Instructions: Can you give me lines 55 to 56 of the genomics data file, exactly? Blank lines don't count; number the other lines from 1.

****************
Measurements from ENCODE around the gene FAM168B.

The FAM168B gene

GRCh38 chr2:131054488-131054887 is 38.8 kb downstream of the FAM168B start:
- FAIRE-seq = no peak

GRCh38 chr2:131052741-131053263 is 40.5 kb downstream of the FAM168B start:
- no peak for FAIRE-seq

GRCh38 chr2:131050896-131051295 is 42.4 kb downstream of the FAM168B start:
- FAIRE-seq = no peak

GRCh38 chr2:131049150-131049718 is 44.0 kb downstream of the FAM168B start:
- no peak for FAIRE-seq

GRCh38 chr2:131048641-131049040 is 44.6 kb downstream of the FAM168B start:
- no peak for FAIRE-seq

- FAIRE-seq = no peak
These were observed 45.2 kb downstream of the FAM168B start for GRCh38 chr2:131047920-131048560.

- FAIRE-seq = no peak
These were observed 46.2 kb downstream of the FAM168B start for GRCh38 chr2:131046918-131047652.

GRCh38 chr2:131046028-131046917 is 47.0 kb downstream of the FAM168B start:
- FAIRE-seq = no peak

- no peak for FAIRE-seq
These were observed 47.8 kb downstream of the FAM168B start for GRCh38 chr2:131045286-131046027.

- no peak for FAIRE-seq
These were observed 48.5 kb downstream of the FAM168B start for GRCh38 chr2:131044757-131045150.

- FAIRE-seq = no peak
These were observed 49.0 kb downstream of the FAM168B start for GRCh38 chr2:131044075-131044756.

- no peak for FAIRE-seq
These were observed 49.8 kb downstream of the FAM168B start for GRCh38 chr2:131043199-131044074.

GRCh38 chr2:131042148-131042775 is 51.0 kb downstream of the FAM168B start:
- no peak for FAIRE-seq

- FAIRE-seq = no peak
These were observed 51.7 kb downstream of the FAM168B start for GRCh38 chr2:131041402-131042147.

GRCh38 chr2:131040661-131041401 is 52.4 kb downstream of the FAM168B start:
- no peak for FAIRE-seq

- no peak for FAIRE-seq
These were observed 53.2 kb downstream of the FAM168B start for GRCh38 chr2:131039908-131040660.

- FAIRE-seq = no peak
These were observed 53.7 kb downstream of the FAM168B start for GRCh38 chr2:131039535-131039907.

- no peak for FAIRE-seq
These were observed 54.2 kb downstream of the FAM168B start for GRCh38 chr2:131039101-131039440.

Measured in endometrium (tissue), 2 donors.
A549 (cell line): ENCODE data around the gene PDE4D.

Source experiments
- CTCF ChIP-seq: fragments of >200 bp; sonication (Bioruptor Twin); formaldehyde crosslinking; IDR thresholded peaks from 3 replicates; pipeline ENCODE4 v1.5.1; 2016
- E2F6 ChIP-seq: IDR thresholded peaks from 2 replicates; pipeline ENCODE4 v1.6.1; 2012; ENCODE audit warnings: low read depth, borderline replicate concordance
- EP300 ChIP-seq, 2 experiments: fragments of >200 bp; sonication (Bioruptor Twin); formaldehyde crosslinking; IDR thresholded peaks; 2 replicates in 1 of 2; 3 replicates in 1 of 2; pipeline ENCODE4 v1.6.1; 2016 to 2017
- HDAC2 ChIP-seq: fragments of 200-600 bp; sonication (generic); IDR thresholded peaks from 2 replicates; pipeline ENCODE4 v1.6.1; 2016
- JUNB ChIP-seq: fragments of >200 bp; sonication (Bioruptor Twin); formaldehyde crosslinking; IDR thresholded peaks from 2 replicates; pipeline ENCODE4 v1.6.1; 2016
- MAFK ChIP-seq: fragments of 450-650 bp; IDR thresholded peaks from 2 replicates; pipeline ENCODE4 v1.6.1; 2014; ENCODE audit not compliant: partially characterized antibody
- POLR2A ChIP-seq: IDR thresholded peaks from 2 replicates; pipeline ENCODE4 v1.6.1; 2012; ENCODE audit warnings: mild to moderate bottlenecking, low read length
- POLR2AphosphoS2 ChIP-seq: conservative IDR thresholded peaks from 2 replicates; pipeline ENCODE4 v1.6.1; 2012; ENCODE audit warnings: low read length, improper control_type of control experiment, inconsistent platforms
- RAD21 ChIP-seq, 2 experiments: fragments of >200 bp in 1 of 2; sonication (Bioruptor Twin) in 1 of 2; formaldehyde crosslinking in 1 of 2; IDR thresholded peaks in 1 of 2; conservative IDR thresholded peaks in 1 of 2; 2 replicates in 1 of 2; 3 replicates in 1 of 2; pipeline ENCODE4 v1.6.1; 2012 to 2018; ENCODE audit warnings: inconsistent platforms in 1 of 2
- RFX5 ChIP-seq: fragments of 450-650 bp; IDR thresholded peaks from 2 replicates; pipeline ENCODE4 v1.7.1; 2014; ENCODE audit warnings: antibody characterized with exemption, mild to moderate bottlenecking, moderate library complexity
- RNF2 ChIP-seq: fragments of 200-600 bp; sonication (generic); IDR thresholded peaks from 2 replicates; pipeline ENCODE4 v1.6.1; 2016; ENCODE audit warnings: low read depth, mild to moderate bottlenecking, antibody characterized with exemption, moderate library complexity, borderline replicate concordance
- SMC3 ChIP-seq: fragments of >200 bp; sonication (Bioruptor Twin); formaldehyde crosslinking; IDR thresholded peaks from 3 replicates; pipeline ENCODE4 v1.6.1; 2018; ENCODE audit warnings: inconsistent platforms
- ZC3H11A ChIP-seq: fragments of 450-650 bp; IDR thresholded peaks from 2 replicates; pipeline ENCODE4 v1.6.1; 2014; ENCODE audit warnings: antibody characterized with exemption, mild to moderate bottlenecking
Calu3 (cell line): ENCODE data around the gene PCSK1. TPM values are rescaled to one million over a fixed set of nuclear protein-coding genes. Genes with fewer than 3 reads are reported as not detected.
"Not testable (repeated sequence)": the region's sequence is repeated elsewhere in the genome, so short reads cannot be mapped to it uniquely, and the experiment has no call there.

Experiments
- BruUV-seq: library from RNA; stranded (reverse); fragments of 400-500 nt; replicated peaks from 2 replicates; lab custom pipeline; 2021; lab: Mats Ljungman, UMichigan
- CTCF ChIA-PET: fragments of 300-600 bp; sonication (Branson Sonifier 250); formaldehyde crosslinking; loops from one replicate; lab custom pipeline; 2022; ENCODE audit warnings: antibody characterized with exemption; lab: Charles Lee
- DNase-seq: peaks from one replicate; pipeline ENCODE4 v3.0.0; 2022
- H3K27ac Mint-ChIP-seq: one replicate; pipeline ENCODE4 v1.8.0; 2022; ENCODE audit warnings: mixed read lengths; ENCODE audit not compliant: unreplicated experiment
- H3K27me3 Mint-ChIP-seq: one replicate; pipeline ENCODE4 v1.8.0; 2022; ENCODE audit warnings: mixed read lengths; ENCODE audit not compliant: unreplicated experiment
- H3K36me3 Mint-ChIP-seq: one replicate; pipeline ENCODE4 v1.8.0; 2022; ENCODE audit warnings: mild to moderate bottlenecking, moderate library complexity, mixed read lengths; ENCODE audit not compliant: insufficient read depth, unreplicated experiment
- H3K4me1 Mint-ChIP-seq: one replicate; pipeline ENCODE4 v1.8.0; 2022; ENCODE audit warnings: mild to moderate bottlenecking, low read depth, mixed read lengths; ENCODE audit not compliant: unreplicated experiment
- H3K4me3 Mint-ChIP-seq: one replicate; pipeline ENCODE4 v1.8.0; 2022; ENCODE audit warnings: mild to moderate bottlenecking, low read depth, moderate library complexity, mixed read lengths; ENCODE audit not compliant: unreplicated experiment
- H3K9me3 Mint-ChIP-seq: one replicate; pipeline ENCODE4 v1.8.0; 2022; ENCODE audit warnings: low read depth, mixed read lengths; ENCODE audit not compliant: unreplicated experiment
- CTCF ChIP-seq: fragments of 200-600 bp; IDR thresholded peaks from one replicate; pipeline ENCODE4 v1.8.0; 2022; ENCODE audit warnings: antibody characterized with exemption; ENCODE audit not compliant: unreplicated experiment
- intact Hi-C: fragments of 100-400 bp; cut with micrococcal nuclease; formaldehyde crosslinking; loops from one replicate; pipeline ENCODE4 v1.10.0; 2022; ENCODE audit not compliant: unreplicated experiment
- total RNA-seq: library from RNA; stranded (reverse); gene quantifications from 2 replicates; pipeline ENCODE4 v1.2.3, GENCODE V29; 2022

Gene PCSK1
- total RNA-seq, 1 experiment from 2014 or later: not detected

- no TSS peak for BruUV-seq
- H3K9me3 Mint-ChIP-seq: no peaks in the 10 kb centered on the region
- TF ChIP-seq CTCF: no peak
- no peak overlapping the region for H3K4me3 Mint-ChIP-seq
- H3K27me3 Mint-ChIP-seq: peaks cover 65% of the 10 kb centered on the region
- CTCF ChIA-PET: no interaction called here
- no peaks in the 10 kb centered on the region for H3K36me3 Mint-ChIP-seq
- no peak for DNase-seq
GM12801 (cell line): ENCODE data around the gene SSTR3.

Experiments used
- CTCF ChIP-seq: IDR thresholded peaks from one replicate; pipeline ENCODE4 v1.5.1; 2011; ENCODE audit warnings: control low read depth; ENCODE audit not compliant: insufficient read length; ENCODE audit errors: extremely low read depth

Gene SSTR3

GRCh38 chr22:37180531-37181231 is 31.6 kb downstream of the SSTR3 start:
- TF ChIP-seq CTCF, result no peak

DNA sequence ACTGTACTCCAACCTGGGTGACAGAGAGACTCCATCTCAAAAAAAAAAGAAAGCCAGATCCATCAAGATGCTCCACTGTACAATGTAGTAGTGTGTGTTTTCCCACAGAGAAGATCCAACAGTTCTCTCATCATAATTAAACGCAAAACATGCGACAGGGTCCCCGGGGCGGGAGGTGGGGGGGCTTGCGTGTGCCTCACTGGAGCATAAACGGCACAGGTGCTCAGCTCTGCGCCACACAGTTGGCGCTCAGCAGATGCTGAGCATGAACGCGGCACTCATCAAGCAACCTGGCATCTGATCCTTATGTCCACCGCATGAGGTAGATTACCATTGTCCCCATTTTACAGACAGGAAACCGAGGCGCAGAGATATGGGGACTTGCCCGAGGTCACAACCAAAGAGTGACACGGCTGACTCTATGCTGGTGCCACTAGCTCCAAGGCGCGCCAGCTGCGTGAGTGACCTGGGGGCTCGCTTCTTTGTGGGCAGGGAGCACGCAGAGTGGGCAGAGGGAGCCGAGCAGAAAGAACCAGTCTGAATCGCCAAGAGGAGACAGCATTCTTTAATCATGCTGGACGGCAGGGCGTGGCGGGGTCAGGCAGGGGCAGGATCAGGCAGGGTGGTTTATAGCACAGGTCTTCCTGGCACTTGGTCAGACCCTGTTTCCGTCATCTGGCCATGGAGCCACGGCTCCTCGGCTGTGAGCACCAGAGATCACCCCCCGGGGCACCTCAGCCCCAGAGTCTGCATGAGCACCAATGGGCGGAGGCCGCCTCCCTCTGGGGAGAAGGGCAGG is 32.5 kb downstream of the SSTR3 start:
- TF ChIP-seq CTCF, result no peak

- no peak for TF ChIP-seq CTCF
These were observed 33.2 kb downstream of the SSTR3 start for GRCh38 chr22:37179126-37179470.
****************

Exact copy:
Calu3 (cell line): ENCODE data around the gene PCSK1. TPM values are rescaled to one million over a fixed set of nuclear protein-coding genes. Genes with fewer than 3 reads are reported as not detected.
"Not testable (repeated sequence)": the region's sequence is repeated elsewhere in the genome, so short reads cannot be mapped to it uniquely, and the experiment has no call there.